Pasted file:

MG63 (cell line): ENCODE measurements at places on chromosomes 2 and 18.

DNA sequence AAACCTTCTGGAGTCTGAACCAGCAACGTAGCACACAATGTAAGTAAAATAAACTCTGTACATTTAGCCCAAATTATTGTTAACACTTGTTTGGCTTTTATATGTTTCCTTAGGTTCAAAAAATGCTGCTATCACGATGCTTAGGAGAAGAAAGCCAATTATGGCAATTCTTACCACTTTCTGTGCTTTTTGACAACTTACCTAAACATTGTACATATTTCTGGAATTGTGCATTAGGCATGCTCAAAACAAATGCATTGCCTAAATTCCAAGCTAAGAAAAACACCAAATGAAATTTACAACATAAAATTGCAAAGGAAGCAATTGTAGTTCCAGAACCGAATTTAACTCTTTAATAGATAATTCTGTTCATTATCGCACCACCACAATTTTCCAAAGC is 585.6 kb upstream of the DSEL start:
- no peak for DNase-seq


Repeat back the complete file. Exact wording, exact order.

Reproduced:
MG63 (cell line): ENCODE measurements at places on chromosomes 2 and 18.

DNA sequence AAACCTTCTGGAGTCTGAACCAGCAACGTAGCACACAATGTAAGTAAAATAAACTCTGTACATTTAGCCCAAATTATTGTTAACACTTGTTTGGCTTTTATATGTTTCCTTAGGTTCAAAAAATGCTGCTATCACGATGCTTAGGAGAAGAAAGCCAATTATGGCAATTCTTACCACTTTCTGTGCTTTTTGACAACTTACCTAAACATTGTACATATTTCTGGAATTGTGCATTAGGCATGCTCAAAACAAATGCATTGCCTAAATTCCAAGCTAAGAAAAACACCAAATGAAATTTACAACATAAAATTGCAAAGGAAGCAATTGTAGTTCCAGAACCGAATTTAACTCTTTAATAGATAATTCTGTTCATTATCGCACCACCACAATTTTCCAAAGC is 585.6 kb upstream of the DSEL start:
- no peak for DNase-seq